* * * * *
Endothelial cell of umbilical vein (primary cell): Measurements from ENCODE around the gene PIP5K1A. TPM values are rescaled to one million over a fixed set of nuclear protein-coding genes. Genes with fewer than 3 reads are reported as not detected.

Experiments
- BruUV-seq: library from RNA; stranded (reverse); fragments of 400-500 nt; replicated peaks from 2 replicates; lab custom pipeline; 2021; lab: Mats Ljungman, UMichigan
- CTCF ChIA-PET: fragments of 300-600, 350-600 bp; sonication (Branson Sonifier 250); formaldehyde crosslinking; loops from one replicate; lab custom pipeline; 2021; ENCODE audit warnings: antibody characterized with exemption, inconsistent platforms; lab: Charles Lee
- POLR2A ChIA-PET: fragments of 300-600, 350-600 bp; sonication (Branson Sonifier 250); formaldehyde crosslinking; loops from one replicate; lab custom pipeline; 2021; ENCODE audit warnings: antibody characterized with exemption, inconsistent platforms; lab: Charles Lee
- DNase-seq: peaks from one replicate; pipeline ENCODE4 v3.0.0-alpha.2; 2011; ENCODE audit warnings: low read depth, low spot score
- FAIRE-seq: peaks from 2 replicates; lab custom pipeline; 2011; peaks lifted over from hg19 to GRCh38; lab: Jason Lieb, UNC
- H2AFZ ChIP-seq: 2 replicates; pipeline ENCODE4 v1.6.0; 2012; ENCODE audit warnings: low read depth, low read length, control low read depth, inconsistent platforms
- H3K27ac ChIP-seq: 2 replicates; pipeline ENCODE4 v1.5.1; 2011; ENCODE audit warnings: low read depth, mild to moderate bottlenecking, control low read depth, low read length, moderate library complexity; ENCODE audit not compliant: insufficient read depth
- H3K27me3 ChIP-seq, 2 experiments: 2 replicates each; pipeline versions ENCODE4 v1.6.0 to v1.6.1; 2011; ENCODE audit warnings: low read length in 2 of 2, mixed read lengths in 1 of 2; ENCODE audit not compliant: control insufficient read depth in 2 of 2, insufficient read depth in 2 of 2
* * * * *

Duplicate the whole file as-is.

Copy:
Endothelial cell of umbilical vein (primary cell): Measurements from ENCODE around the gene PIP5K1A. TPM values are rescaled to one million over a fixed set of nuclear protein-coding genes. Genes with fewer than 3 reads are reported as not detected.

Experiments
- BruUV-seq: library from RNA; stranded (reverse); fragments of 400-500 nt; replicated peaks from 2 replicates; lab custom pipeline; 2021; lab: Mats Ljungman, UMichigan
- CTCF ChIA-PET: fragments of 300-600, 350-600 bp; sonication (Branson Sonifier 250); formaldehyde crosslinking; loops from one replicate; lab custom pipeline; 2021; ENCODE audit warnings: antibody characterized with exemption, inconsistent platforms; lab: Charles Lee
- POLR2A ChIA-PET: fragments of 300-600, 350-600 bp; sonication (Branson Sonifier 250); formaldehyde crosslinking; loops from one replicate; lab custom pipeline; 2021; ENCODE audit warnings: antibody characterized with exemption, inconsistent platforms; lab: Charles Lee
- DNase-seq: peaks from one replicate; pipeline ENCODE4 v3.0.0-alpha.2; 2011; ENCODE audit warnings: low read depth, low spot score
- FAIRE-seq: peaks from 2 replicates; lab custom pipeline; 2011; peaks lifted over from hg19 to GRCh38; lab: Jason Lieb, UNC
- H2AFZ ChIP-seq: 2 replicates; pipeline ENCODE4 v1.6.0; 2012; ENCODE audit warnings: low read depth, low read length, control low read depth, inconsistent platforms
- H3K27ac ChIP-seq: 2 replicates; pipeline ENCODE4 v1.5.1; 2011; ENCODE audit warnings: low read depth, mild to moderate bottlenecking, control low read depth, low read length, moderate library complexity; ENCODE audit not compliant: insufficient read depth
- H3K27me3 ChIP-seq, 2 experiments: 2 replicates each; pipeline versions ENCODE4 v1.6.0 to v1.6.1; 2011; ENCODE audit warnings: low read length in 2 of 2, mixed read lengths in 1 of 2; ENCODE audit not compliant: control insufficient read depth in 2 of 2, insufficient read depth in 2 of 2